• Stephen Poindexter

Caught between two worlds

Have you ever found yourself caught between a rock and a hard place?

Throughout my life I can think of just a few times when I had to make some life and death decisions. When we were missionaries in Liberia, there were a few times when we would travel into the bush and I would have to decide whether our Land Cruiser would actually make it across the creatively homemade bridge (If you could call it that!) spanning the gap across the river. As I would align the tires of the Land Cruiser with the tree trunks, I would always tell my passengers that they had to get out. I wasn’t going to be responsible for the loss of their lives if the trees were to give way or the Land Cruiser were to slip off of the “bridge”. When I would ford the river on those very flexible tree trunks, I would always hold my breath, knowing that one wrong move could land my vehicle in the water and leave me with a giant headache.


But, what could we do? We needed to go forward to the village where we were scheduled to teach, and we could not just turn back. So, onward march! We pressed on and when presented with a decision to press forward or turn back, we tried our best to press on! Now, those decisions were fairly easy. Typically, the only life that was hanging in the balance was mine. Thankfully, the times when I have had to make life and death decisions for other people are few and far between.


As our church finishes working through the Gospel of John, we have finally arrived at the moment when Jesus is brought before Pilate. As I prepared for these passages, it has been interesting for me to try and look at the situation from the perspective of Pilate. Here is a guy who is put into the position of holding the lives of others in his hands. His decision would mean the death or life of an individual. In a way, he is portrayed as the bad guy of the story. Right? When we think of Pilate, we probably think of a man who we think had the power to either sentence Christ to death or to release him. But, did he really? I would like to suggest that Pilate was actually the one in bondage that day, seeking to be freed. Christ was exactly where He wanted to be. Christ was sovereignly orchestrating the entire drama as it played out.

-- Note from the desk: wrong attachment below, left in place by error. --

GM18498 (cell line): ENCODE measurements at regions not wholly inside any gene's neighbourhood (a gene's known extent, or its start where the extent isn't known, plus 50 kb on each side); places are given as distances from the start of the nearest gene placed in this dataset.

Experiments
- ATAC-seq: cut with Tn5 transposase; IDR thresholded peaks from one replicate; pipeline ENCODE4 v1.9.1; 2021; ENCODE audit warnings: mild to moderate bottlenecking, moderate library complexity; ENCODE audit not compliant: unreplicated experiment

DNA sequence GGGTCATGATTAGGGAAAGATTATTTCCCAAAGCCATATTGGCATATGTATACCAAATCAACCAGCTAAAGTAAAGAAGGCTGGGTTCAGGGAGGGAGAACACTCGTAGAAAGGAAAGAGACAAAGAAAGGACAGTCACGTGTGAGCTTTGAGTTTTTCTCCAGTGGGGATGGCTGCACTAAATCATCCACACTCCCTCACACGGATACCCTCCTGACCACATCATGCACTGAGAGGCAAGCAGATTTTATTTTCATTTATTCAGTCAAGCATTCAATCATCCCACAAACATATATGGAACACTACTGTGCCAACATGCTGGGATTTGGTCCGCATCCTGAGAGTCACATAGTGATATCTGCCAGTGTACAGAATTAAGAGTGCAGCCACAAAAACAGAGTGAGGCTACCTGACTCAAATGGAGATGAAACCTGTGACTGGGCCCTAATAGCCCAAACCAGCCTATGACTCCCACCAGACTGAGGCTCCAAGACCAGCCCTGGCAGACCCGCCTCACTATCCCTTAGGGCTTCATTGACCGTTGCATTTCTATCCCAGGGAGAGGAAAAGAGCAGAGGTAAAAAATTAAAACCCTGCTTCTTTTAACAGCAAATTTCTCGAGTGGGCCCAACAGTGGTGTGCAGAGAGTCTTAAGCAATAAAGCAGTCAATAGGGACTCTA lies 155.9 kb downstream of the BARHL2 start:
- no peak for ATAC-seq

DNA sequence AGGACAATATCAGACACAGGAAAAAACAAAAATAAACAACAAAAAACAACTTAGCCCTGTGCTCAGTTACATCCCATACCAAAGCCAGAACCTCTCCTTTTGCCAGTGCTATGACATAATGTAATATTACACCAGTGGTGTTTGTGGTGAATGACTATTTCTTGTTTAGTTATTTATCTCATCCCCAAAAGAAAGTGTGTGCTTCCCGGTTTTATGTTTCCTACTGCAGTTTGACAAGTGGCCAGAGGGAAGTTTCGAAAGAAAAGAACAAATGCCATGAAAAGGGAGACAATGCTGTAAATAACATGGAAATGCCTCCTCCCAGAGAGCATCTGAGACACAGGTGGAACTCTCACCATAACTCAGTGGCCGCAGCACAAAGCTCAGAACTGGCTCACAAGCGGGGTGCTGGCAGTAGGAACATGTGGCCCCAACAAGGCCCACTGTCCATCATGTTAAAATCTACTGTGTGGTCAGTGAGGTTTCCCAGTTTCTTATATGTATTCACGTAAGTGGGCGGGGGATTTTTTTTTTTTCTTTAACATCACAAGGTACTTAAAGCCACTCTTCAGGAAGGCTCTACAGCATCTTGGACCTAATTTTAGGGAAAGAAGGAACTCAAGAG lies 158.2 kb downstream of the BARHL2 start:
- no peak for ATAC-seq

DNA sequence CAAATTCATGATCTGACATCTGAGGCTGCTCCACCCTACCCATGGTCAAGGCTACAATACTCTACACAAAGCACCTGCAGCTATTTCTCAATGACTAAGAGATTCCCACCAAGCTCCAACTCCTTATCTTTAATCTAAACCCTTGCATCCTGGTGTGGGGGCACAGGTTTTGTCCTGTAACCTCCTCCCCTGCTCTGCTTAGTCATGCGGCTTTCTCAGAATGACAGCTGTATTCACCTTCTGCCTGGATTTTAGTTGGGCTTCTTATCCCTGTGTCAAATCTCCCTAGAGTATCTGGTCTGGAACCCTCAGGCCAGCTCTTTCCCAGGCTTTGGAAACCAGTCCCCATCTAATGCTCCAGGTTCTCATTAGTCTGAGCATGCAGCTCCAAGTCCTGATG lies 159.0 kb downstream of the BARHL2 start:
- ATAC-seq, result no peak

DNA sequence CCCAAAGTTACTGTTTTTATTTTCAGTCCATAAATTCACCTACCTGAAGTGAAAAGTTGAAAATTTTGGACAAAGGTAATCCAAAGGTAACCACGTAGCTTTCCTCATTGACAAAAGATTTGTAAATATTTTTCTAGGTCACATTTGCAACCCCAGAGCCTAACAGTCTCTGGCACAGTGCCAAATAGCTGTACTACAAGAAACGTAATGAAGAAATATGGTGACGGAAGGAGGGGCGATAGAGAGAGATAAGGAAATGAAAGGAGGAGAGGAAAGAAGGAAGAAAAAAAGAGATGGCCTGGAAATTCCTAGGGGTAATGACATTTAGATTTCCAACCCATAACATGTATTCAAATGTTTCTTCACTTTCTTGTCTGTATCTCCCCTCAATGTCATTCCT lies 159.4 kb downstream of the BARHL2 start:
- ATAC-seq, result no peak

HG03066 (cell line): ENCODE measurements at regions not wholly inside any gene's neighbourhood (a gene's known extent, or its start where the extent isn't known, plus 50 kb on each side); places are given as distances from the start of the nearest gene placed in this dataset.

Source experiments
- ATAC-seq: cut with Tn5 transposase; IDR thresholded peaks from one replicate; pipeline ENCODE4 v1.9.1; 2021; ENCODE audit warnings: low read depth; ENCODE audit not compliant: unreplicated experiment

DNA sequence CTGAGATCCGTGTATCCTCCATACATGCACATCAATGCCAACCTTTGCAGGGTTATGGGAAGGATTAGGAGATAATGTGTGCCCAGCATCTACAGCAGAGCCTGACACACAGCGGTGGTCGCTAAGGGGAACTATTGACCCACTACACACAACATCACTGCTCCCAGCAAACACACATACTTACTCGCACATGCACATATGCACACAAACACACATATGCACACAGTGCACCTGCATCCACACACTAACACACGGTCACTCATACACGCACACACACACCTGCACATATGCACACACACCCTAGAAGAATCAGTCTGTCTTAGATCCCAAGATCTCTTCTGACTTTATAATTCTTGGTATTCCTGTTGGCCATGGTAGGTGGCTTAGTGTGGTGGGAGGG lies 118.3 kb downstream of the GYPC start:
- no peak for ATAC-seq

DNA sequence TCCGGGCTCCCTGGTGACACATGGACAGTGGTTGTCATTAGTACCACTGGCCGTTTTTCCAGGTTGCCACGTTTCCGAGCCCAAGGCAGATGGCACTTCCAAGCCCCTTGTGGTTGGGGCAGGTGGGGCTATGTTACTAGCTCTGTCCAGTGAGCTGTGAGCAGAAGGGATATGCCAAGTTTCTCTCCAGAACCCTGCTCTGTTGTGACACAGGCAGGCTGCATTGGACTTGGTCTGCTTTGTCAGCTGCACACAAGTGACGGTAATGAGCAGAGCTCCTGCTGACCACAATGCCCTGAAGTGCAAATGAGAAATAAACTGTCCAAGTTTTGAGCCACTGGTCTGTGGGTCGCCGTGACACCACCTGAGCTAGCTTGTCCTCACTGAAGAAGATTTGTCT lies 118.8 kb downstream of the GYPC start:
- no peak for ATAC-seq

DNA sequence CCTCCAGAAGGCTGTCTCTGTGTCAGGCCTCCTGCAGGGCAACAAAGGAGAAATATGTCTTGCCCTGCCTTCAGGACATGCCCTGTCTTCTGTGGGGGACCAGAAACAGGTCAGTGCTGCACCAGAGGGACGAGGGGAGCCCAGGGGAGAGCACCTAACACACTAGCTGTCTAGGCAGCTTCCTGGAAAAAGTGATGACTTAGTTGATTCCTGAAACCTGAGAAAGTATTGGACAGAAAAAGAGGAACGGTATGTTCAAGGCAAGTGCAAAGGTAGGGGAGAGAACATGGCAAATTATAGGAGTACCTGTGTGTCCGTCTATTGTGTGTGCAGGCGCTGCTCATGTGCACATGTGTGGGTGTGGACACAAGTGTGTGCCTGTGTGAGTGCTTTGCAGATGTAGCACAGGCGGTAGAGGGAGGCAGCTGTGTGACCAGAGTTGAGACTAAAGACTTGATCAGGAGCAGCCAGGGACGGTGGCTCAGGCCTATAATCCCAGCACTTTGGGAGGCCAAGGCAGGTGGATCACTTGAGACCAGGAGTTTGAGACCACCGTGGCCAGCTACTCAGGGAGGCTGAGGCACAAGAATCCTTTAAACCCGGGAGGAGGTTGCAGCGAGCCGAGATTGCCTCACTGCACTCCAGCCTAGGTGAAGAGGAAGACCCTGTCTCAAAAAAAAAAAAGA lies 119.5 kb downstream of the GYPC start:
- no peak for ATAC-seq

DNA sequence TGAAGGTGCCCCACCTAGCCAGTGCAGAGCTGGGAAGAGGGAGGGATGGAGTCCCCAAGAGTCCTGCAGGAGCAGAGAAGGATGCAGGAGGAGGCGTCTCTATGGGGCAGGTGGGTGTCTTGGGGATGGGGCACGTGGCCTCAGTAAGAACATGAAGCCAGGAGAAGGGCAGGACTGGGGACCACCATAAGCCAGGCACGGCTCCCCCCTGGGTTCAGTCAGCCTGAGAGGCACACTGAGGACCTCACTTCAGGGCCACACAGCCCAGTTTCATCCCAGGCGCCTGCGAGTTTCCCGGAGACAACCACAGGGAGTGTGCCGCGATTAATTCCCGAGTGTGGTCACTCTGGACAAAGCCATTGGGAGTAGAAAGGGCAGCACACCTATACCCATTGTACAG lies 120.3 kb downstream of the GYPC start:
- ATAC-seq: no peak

Pilate was a man who was power hungry, and throughout his career had been on a constant search for status. Now that his status had been attained, it was something that he did not want to lose. John 18:33-40 records the events that took place prior to Jesus’ crucifixion. As you read through the text of scripture, try to imagine this event from Pilate’s perspective. He is lying in bed with his wife and in the early morning a crowd of Jews stand outside calling for an audience. He goes to see what the commotion is and finds a man named Jesus in their custody. Odd. The Jewish court system was only supposed to operate during the day. From the looks of Jesus, a trial must have been conducted throughout the night in order for them to end up at Pilate’s front porch this early in the morning. Pilate knows that the Jews have brought Jesus to him for a reason. After his examination, Pilate finds no reason for any charges to be brought against Jesus, but the crowd is thirsty for blood, demanding a verdict. After gauging the temperature of the crowd, Pilate realizes that they will not be satisfied until they get their way. He is stuck.


The plot thickens when we are told in a parallel gospel account (Matthew 27:19) that Pilate’s wife had had a dream about Jesus and urges her husband to have nothing to do with the man. Pilate finds himself trapped. Why didn’t Pilate just call his guards and either give the Jews what they wanted or force them to disperse and diffuse the situation. Based on Pilate’s track record, it would seem that Pilate’s position in the Roman Empire may not have been as secure as he would have liked people to believe. From things that I have read, it seems like one more riot, one more mob event, or one more filed complaint would have been enough for the Roman leadership to remove Pilate from his position and possibly from this world.


Pilate knows in his heart that this man has done nothing wrong. He knows in his soul that there is a spiritual element to what is going on that is bigger than he is. He also knows that he likes living in the lap of luxury and enjoys the intoxication of power and material things he has gained. What will win out? The spiritual or the material? Pilate stands on the pavement, thinking that he holds Christ’s life in his hands: live or die, freedom or bondage.